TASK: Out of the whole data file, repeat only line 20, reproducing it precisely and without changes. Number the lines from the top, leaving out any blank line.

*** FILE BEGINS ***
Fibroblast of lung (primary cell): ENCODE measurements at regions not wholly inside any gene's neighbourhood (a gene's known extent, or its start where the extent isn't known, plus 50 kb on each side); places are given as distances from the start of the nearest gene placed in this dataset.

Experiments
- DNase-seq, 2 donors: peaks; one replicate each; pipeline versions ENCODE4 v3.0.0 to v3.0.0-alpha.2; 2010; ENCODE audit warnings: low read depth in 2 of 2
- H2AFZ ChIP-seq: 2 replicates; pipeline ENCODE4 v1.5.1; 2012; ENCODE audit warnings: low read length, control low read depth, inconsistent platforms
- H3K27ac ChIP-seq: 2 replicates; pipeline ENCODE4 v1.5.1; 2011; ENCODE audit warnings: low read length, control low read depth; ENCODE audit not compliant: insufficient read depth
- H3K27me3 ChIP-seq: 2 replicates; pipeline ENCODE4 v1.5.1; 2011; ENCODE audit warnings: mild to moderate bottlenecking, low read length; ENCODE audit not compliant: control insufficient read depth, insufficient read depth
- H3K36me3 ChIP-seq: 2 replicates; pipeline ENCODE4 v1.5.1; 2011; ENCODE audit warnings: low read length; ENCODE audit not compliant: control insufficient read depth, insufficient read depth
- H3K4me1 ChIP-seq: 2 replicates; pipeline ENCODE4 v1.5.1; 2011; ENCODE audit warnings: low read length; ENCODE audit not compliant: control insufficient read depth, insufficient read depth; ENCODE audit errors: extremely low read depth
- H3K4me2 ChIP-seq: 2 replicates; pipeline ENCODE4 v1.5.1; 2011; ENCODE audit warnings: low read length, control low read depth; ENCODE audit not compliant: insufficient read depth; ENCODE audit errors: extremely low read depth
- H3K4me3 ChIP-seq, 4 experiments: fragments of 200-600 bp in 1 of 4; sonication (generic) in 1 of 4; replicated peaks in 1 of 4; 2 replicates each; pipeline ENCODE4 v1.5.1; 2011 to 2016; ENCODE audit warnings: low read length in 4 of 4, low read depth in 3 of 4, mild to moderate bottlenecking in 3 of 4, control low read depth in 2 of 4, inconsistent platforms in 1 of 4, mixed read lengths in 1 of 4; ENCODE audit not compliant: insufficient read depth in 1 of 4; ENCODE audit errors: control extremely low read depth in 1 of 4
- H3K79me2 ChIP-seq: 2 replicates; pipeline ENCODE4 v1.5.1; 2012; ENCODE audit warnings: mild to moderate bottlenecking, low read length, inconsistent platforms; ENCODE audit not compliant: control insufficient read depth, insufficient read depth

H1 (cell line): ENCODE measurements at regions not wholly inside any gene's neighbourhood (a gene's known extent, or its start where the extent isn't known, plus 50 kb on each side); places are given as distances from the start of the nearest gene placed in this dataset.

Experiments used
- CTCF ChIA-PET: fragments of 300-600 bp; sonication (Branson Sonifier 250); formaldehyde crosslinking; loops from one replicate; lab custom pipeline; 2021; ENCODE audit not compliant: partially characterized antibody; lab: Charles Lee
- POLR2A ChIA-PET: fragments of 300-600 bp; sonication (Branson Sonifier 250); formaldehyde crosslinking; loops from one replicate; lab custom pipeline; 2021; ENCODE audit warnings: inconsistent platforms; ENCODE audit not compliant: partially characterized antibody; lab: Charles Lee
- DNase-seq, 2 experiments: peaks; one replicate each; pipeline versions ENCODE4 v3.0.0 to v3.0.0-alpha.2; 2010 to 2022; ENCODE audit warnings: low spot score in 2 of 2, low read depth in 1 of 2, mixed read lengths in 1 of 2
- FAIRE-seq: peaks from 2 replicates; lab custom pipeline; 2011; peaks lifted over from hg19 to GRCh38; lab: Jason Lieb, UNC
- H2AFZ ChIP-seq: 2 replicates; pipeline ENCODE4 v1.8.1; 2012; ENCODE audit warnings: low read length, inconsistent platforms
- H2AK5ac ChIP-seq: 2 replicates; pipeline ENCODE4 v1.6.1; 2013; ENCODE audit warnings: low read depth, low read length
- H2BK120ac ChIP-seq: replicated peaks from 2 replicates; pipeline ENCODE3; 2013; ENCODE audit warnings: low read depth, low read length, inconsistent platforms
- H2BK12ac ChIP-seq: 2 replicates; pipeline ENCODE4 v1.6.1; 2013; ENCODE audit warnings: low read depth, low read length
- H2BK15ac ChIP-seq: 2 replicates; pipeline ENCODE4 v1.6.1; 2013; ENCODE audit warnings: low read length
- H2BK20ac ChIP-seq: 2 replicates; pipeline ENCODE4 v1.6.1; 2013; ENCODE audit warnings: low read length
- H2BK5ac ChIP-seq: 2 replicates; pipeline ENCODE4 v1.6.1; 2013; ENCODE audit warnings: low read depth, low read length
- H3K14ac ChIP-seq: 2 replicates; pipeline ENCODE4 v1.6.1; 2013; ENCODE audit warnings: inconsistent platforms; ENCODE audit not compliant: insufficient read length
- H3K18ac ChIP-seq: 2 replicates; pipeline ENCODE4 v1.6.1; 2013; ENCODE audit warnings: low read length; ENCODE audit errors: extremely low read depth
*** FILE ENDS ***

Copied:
- H2BK120ac ChIP-seq: replicated peaks from 2 replicates; pipeline ENCODE3; 2013; ENCODE audit warnings: low read depth, low read length, inconsistent platforms